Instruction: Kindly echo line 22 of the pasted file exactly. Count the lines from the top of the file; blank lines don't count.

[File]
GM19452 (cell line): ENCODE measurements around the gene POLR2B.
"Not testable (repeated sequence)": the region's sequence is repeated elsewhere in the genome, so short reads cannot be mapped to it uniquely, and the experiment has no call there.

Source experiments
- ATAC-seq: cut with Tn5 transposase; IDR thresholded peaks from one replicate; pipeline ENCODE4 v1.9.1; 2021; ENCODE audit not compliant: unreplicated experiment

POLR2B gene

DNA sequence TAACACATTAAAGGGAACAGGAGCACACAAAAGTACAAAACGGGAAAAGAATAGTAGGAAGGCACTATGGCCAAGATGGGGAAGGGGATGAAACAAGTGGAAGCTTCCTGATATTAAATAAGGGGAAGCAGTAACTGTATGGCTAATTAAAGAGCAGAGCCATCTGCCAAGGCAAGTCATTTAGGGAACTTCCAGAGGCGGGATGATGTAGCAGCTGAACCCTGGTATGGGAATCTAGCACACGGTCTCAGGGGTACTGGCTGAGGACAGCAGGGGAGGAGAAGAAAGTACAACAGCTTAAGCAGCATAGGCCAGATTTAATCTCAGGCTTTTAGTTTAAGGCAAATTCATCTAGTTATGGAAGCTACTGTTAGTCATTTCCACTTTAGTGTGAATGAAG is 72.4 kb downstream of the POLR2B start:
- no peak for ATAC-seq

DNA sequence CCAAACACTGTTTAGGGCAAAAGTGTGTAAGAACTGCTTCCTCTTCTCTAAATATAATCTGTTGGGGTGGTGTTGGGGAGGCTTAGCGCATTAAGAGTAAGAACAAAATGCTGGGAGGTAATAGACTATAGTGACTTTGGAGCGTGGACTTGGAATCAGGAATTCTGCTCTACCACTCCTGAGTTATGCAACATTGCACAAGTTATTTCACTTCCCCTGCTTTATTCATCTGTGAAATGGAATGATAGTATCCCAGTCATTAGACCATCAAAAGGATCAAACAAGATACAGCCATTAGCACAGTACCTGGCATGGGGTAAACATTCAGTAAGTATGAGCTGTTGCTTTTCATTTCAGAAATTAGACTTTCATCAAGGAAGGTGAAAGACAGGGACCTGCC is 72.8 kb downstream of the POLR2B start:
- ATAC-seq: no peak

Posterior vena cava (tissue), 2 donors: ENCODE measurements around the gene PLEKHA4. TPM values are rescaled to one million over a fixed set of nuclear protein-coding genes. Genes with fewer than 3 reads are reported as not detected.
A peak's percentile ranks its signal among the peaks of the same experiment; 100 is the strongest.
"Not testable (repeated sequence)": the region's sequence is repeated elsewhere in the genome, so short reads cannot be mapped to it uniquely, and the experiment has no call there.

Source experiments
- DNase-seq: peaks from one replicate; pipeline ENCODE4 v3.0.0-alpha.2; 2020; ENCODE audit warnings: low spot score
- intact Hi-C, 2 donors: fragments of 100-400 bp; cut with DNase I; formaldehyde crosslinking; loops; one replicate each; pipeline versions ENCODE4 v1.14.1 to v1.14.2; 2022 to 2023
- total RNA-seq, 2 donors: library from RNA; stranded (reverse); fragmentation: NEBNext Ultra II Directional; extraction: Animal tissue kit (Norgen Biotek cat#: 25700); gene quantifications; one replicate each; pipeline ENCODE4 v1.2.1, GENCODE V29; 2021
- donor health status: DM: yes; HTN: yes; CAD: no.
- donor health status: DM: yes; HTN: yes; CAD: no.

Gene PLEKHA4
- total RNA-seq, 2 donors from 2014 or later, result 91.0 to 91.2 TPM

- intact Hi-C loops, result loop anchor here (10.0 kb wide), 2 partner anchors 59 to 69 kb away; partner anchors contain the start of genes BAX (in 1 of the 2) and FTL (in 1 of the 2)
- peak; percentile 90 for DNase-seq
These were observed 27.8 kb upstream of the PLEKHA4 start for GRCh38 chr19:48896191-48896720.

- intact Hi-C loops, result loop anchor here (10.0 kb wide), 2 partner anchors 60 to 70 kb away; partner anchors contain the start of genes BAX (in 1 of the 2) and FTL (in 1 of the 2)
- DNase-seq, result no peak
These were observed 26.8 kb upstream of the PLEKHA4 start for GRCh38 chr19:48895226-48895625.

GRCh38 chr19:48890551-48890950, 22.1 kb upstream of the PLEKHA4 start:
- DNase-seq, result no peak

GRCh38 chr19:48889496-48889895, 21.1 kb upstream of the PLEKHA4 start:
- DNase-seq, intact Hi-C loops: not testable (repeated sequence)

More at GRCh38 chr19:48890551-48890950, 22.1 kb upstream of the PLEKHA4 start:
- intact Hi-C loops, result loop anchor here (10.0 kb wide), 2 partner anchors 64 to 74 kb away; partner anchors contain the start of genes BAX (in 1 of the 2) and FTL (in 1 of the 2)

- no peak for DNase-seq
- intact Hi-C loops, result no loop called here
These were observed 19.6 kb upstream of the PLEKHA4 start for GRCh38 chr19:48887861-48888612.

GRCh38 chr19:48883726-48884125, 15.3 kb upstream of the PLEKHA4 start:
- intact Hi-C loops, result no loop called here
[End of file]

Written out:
- peak; percentile 90 for DNase-seq